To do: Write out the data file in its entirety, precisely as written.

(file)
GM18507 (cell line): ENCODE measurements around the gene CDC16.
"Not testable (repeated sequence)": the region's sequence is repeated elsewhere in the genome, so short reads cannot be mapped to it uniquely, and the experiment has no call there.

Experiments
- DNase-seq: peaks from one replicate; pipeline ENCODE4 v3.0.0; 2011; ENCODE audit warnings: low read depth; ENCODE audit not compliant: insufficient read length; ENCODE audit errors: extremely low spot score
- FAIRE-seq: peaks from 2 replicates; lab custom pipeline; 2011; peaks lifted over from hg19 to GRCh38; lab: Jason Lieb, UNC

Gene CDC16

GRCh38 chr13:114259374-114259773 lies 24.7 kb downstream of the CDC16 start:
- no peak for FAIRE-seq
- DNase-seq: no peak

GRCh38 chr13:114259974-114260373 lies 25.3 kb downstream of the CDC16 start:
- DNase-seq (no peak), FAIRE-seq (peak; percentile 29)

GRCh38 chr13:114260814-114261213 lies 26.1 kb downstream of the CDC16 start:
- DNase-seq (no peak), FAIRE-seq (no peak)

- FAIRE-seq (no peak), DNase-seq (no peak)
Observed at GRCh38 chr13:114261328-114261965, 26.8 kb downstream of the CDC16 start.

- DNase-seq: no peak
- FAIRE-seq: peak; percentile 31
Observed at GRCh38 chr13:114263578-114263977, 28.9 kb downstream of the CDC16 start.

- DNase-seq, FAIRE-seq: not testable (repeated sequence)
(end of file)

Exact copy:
GM18507 (cell line): ENCODE measurements around the gene CDC16.
"Not testable (repeated sequence)": the region's sequence is repeated elsewhere in the genome, so short reads cannot be mapped to it uniquely, and the experiment has no call there.

Experiments
- DNase-seq: peaks from one replicate; pipeline ENCODE4 v3.0.0; 2011; ENCODE audit warnings: low read depth; ENCODE audit not compliant: insufficient read length; ENCODE audit errors: extremely low spot score
- FAIRE-seq: peaks from 2 replicates; lab custom pipeline; 2011; peaks lifted over from hg19 to GRCh38; lab: Jason Lieb, UNC

Gene CDC16

GRCh38 chr13:114259374-114259773 lies 24.7 kb downstream of the CDC16 start:
- no peak for FAIRE-seq
- DNase-seq: no peak

GRCh38 chr13:114259974-114260373 lies 25.3 kb downstream of the CDC16 start:
- DNase-seq (no peak), FAIRE-seq (peak; percentile 29)

GRCh38 chr13:114260814-114261213 lies 26.1 kb downstream of the CDC16 start:
- DNase-seq (no peak), FAIRE-seq (no peak)

- FAIRE-seq (no peak), DNase-seq (no peak)
Observed at GRCh38 chr13:114261328-114261965, 26.8 kb downstream of the CDC16 start.

- DNase-seq: no peak
- FAIRE-seq: peak; percentile 31
Observed at GRCh38 chr13:114263578-114263977, 28.9 kb downstream of the CDC16 start.

- DNase-seq, FAIRE-seq: not testable (repeated sequence)